“Voluntary” in terms of Ordinary Residence?

Hi All. Currently working on a s.117 dispute between LAs for a client. The issue has been boiled down to the meaning of “voluntary” within the Shah test for OR.

If one were to be homeless and placed in a hostel in another area, and they accepted this placement (with the only other option being homelessness) then would this fail the voluntary portion of the two-stage Shah test? What exactly constitutes residence being “voluntarily adopted”?

Does anyone have any case law at hand which addresses this in more detail? They have capacity so the Cornwall case is of limited use.

Maybe I’m being a bit naive here, but it seems pretty clear to me. The person had the option of refusing the hostel and remaining homeless, however brutal and unpleasant that sounds. Given the statement that the person had capacity regarding their accommodation at the time (and presumably there were no CJ or MHA restrictions), it seems clear to me that the hostel place was voluntarily adopted.

Hi Steve. I think you may be right - I’ve found this excerpt from Mohammed v Hammersmith and
Fulham LBC [2002] 1 AC 547:

“So long as that place where he eats and sleeps is voluntarily accepted
by him, the reason why he is there rather than somewhere else does not
prevent that place from being his normal residence. He may not like it, he may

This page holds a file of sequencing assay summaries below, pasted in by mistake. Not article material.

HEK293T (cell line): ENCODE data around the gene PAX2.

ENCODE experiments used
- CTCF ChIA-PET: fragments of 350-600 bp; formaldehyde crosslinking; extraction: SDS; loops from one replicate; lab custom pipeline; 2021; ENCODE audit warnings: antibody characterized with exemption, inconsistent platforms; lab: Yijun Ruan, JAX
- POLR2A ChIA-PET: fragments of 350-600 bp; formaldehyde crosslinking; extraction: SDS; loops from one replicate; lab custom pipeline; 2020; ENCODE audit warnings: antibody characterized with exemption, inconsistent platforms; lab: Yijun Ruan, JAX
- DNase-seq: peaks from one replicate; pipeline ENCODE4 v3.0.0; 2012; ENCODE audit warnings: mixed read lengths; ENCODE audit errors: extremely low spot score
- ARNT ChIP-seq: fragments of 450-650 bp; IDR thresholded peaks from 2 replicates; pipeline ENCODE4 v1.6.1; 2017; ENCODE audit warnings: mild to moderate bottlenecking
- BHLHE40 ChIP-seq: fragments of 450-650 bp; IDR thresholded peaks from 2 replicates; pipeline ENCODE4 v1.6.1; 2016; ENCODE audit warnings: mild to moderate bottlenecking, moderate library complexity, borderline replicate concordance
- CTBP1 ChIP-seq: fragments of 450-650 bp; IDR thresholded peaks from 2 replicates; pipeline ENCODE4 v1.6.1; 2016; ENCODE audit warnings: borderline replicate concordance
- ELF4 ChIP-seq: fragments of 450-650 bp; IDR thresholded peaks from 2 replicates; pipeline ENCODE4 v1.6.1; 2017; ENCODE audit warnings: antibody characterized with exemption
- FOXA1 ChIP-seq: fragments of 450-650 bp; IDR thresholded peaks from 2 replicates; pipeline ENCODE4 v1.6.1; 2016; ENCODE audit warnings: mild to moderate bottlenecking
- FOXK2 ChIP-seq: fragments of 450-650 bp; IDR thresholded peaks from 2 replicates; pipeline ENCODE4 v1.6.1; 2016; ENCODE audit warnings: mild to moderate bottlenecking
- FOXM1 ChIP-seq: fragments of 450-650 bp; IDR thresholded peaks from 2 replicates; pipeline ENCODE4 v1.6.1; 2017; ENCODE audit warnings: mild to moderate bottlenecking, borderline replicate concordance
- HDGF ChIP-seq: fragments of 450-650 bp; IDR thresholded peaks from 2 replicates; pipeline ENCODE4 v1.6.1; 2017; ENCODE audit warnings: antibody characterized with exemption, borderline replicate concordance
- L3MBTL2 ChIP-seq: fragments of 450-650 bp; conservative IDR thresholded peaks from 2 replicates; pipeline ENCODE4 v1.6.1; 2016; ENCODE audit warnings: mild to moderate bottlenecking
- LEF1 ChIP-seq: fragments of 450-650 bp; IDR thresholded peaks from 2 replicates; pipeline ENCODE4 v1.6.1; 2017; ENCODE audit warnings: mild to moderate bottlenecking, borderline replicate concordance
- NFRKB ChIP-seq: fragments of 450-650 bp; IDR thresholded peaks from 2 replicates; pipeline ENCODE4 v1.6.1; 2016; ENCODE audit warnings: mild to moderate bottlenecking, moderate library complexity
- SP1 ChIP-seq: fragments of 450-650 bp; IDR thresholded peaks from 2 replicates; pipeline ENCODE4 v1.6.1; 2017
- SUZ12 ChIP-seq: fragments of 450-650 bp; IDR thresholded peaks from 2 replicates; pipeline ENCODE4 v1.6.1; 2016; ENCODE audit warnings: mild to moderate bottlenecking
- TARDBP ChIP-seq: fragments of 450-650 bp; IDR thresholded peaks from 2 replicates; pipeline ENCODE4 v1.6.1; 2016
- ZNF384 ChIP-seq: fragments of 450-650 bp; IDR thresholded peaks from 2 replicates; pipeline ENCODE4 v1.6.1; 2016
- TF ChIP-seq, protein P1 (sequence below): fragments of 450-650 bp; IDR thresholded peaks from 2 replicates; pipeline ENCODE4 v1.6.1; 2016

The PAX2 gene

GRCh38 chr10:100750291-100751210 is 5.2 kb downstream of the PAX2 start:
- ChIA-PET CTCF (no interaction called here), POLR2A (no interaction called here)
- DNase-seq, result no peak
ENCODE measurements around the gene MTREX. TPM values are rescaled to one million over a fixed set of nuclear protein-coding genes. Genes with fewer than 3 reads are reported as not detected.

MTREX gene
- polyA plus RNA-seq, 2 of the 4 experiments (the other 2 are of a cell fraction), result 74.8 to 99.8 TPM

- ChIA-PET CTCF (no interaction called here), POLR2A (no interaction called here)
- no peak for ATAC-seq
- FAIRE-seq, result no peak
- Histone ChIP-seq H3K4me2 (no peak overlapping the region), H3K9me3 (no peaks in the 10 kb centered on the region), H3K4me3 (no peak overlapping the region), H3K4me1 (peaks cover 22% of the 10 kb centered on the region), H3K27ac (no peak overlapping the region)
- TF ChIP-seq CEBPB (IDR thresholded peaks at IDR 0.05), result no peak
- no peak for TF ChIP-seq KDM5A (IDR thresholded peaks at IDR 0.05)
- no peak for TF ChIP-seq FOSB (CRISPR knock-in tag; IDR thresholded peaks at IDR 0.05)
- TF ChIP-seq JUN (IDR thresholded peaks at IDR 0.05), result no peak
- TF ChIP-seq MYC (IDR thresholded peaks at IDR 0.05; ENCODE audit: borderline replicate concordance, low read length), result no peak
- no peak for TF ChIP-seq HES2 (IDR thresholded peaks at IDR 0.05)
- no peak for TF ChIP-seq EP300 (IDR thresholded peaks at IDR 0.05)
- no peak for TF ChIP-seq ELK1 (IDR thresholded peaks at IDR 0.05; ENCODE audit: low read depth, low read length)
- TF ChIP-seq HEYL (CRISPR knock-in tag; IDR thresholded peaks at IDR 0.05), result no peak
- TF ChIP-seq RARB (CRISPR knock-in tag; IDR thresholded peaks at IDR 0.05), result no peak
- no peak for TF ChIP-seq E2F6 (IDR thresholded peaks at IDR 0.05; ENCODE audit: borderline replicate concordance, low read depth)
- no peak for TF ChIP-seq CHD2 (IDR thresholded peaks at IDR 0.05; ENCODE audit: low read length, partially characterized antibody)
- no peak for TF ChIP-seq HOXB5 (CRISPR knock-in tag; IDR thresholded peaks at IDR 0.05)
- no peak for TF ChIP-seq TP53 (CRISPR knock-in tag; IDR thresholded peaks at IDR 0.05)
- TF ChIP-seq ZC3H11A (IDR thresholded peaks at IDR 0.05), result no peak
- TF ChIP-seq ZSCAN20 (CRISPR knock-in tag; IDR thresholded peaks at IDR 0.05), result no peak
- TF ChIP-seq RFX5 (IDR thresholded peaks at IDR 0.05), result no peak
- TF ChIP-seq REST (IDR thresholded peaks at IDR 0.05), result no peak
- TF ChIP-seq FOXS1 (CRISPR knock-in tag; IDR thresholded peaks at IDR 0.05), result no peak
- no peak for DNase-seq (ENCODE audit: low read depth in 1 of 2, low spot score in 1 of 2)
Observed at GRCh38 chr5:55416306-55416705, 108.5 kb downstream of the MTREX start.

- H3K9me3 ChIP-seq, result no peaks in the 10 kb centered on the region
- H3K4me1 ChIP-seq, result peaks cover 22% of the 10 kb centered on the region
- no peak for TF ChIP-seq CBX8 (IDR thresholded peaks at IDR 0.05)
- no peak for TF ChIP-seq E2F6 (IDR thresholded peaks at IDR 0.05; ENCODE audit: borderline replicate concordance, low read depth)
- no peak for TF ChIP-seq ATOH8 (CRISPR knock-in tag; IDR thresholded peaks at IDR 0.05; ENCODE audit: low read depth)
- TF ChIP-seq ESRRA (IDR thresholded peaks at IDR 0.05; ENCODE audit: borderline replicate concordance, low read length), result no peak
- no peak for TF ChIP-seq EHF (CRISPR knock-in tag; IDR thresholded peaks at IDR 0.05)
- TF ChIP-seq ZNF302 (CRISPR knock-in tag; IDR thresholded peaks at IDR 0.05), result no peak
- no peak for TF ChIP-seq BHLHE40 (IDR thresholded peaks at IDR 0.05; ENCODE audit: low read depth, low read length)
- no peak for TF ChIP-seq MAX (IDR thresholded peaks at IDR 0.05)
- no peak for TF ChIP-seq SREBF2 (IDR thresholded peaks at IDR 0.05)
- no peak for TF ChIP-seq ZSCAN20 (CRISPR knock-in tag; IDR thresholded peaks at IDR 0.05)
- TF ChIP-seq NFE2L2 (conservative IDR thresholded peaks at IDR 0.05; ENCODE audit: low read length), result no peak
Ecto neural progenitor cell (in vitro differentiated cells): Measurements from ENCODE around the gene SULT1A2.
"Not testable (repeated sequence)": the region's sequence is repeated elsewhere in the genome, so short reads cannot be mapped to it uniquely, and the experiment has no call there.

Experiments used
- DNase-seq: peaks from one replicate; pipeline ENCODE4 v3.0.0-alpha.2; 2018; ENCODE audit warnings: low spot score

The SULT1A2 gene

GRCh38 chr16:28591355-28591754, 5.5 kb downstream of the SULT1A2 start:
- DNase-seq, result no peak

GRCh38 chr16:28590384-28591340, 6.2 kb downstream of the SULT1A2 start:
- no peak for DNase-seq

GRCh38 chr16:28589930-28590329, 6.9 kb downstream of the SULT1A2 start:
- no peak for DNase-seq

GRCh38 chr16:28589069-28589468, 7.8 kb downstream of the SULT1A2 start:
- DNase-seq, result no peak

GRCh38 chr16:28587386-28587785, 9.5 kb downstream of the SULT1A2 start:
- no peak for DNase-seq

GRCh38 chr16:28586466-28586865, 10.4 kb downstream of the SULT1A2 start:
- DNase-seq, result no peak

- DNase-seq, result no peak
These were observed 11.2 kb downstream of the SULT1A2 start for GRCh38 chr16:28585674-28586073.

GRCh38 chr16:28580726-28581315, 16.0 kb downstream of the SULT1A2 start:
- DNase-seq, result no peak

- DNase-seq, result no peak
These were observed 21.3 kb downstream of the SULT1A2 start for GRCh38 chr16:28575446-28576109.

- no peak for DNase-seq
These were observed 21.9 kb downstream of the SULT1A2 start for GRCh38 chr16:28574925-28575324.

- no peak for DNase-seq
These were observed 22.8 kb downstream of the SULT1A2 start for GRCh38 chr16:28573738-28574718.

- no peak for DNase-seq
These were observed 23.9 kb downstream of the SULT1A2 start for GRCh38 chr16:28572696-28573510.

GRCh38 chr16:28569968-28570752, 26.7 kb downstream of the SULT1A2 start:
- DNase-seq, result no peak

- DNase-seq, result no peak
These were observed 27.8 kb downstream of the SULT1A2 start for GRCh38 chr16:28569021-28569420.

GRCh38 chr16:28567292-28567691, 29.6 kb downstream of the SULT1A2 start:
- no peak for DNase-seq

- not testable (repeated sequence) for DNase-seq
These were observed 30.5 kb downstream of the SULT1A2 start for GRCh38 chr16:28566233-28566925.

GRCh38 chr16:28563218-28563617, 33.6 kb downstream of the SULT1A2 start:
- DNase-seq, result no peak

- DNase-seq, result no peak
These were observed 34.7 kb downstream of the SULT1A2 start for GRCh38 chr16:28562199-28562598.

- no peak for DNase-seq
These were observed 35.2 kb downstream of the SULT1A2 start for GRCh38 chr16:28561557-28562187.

prefer some other place, but that place is for the relevant time the place where
he normally resides”

It was throwing me as I was unsure whether the pressure to accept accommodation would skew the “voluntary” adoption of temporary accommodation. He didn’t have another realistic option at the time. As a matter of public policy - it also seems unfortunate for the second locality to burden the s.117 responsibility. Was looking for some kind of case law to make a cogent argument.

Many thanks for your input.

There was no s117 ‘burden’ placed on the second locality, because I assume the person’s qualifying detention will have occurred after they moved into the hostel. It just so happened that they needed detention in hospital while living in that place.
If the person was subject to s117 prior to placement in the hostel, then that’s a completely different matter, as it does not simply move with the individual.

There was no S.117 burden before otherwise I would’ve referred to the Worcestershire Case, but he had community MH assistance (which may be partly why the second locality is denying responsibility). Either way, I agree there’s no impact on who is responsible.

Thanks Steve.